A man who could thus open his whole heart, without one lurking reserve inspired by consideration for himself, was not a man to forget any minor act of concealment of which his weakness might have led him to be guilty toward his friend. It lay heavy on Midwinter's conscience that he had kept secret from Allan a discovery which he ought in Allan's dearest interests to have revealed—the discovery of his mother's room.

But one doubt still closed his lips—the doubt whether Mrs. Armadale's conduct in Madeira had been kept secret on her return to England.

Careful inquiry, first among the servants, then among the tenantry, careful consideration of the few reports current at the time, as repeated to him by the few persons left who remembered them, convinced him at last that the family secret had been successfully kept within the family limits. Once satisfied that whatever inquiries the son might make would lead to no disclosure which could shake his respect for his mother's memory, Midwinter had hesitated no longer. He had taken Allan into the room, and had shown him the books on the shelves, and all that the writing in the books disclosed. He had said plainly, "My one motive for not telling you this before sprang from my dread of interesting you in the room which I looked at with horror as the second of the scenes pointed at in the Dream. Forgive me this also, and you will have forgiven me all."

With Allan's love for his mother's memory, but one result could follow such an avowal as this. He had liked the little room from the first, as a pleasant contrast to the oppressive grandeur of the other rooms at Thorpe Ambrose, and, now that he knew what associations were connected with it, his resolution was at once taken to make it especially his own. The same day, all his personal possessions were collected and arranged in his mother's room—in Midwinter's presence, and with Midwinter's assistance given to the work.

Under those circumstances had the change now wrought in the household arrangements been produced; and in this way had Midwinter's victory over his own fatalism—by making Allan the daily occupant of a room which he might otherwise hardly ever have entered—actually favored the fulfillment of the Second Vision of the Dream.

The hour wore on quietly as Allan's friend sat waiting for Allan's return. Sometimes reading, sometimes thinking placidly, he whiled away the time. No vexing cares, no boding doubts, troubled him now. The rent-day, which he had once dreaded, had come and gone harmlessly. A friendlier understanding had been established between Allan and his tenants; Mr. Bashwood had proved himself to be worthy of the confidence reposed in him; the Pedgifts, father and son, had amply justified their client's good opinion of them. Wherever Midwinter looked, the prospect was bright, the future was without a cloud.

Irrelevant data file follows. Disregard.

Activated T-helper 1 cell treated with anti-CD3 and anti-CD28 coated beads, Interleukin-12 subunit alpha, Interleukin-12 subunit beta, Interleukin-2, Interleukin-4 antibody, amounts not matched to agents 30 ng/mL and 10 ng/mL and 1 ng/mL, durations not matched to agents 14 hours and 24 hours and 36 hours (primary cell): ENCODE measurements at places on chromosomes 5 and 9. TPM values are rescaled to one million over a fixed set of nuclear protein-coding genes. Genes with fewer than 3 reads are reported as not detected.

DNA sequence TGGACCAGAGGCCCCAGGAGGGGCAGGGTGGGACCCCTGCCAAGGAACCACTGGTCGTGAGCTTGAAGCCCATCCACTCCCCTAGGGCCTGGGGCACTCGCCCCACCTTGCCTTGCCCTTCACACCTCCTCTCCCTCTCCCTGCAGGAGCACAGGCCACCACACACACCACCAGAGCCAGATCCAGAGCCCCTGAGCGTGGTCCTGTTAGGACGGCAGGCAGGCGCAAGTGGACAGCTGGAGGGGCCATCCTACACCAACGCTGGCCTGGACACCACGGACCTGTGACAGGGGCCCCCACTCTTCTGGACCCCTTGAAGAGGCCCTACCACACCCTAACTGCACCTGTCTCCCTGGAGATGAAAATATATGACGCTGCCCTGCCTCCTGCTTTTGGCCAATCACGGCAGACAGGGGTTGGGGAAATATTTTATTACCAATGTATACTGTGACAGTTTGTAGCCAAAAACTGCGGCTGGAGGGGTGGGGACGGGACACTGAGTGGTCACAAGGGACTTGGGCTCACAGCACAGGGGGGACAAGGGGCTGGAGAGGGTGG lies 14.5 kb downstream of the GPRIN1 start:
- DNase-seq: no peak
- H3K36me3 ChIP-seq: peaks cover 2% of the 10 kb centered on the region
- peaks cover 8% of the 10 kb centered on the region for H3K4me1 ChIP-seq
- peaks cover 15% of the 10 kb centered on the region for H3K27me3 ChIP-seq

He trimmed the lamp on the table beside him and looked out at the night. The stable clock was chiming the half-hour past eleven as he walked to the window, and the first rain-drops were beginning to fall. He had his hand on the bell to summon the servant, and send him over to the cottage with an umbrella, when he was stopped by hearing the familiar footstep on the walk outside.

"How late you are!" said Midwinter, as Allan entered through the open French window. "Was there a party at the cottage?"

"No! only ourselves. The time slipped away somehow." He answered in lower tones than usual, and sighed as he took his chair.

"You seem to be out of spirits?" pursued Midwinter. "What's the matter?"

Allan hesitated. "I may as well tell you," he said, after a moment. "It's nothing to be ashamed of; I only wonder you haven't noticed it before! There's a woman in it, as usual—I'm in love."

Midwinter laughed. "Has Miss Milroy been more charming to-night than ever?" he asked, gayly.

"Miss Milroy!" repeated Allan. "What are you thinking of! I'm not in love with Miss Milroy."

"Who is it, then?"

"Who is it! What a question to ask! Who can it be but Miss Gwilt?"

There was a sudden silence. Allan sat listlessly, with his hands in his pockets, looking out through the open window at the falling rain. If he had turned toward his friend when he mentioned Miss Gwilt's name he might possibly have been a little startled by the change he would have seen in Midwinter's face.